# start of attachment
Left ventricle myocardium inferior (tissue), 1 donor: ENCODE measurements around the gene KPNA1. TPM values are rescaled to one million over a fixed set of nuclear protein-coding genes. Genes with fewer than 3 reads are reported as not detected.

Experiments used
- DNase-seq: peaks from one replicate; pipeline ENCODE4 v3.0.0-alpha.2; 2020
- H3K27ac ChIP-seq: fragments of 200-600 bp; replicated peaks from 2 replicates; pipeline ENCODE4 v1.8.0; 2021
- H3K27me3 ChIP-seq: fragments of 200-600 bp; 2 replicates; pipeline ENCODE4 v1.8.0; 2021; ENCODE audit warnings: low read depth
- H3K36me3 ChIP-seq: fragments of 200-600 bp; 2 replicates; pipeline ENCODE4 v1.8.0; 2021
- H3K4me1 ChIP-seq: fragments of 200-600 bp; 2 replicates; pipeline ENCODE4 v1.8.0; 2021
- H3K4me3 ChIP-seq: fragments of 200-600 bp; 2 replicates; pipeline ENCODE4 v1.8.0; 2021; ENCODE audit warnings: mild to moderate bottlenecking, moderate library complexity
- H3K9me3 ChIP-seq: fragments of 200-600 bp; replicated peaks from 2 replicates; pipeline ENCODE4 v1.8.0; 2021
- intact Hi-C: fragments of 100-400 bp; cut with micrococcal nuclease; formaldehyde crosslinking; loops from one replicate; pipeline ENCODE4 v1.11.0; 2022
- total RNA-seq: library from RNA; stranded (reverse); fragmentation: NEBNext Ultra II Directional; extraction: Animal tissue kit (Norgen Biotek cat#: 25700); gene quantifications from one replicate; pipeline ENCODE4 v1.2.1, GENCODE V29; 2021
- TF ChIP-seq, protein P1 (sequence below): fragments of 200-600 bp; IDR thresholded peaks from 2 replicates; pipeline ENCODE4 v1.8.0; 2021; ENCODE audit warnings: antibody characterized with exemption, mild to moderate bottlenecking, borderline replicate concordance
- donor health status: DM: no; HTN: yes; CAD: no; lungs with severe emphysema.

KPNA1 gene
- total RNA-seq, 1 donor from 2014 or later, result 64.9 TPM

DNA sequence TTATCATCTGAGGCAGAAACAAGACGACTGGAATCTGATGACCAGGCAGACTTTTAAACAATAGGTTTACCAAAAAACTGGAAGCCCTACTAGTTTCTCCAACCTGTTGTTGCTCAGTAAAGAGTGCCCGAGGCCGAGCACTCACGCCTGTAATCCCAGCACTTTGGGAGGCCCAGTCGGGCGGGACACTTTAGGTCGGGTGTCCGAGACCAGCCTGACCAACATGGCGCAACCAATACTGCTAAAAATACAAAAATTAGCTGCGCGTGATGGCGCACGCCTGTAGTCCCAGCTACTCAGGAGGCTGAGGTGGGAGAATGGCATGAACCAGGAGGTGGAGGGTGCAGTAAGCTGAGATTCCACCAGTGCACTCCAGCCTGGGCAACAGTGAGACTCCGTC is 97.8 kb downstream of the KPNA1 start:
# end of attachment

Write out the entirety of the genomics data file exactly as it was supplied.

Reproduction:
Left ventricle myocardium inferior (tissue), 1 donor: ENCODE measurements around the gene KPNA1. TPM values are rescaled to one million over a fixed set of nuclear protein-coding genes. Genes with fewer than 3 reads are reported as not detected.

Experiments used
- DNase-seq: peaks from one replicate; pipeline ENCODE4 v3.0.0-alpha.2; 2020
- H3K27ac ChIP-seq: fragments of 200-600 bp; replicated peaks from 2 replicates; pipeline ENCODE4 v1.8.0; 2021
- H3K27me3 ChIP-seq: fragments of 200-600 bp; 2 replicates; pipeline ENCODE4 v1.8.0; 2021; ENCODE audit warnings: low read depth
- H3K36me3 ChIP-seq: fragments of 200-600 bp; 2 replicates; pipeline ENCODE4 v1.8.0; 2021
- H3K4me1 ChIP-seq: fragments of 200-600 bp; 2 replicates; pipeline ENCODE4 v1.8.0; 2021
- H3K4me3 ChIP-seq: fragments of 200-600 bp; 2 replicates; pipeline ENCODE4 v1.8.0; 2021; ENCODE audit warnings: mild to moderate bottlenecking, moderate library complexity
- H3K9me3 ChIP-seq: fragments of 200-600 bp; replicated peaks from 2 replicates; pipeline ENCODE4 v1.8.0; 2021
- intact Hi-C: fragments of 100-400 bp; cut with micrococcal nuclease; formaldehyde crosslinking; loops from one replicate; pipeline ENCODE4 v1.11.0; 2022
- total RNA-seq: library from RNA; stranded (reverse); fragmentation: NEBNext Ultra II Directional; extraction: Animal tissue kit (Norgen Biotek cat#: 25700); gene quantifications from one replicate; pipeline ENCODE4 v1.2.1, GENCODE V29; 2021
- TF ChIP-seq, protein P1 (sequence below): fragments of 200-600 bp; IDR thresholded peaks from 2 replicates; pipeline ENCODE4 v1.8.0; 2021; ENCODE audit warnings: antibody characterized with exemption, mild to moderate bottlenecking, borderline replicate concordance
- donor health status: DM: no; HTN: yes; CAD: no; lungs with severe emphysema.

KPNA1 gene
- total RNA-seq, 1 donor from 2014 or later, result 64.9 TPM

DNA sequence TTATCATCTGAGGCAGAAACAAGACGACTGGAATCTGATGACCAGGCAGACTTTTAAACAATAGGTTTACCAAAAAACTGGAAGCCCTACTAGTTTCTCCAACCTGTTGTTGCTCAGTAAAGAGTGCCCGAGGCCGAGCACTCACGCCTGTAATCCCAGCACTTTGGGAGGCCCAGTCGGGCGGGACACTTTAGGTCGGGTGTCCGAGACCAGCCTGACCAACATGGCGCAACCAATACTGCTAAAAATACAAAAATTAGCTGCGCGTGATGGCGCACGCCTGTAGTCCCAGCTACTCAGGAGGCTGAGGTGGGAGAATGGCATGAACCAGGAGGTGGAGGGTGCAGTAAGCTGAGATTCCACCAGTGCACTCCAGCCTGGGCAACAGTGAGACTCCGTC is 97.8 kb downstream of the KPNA1 start: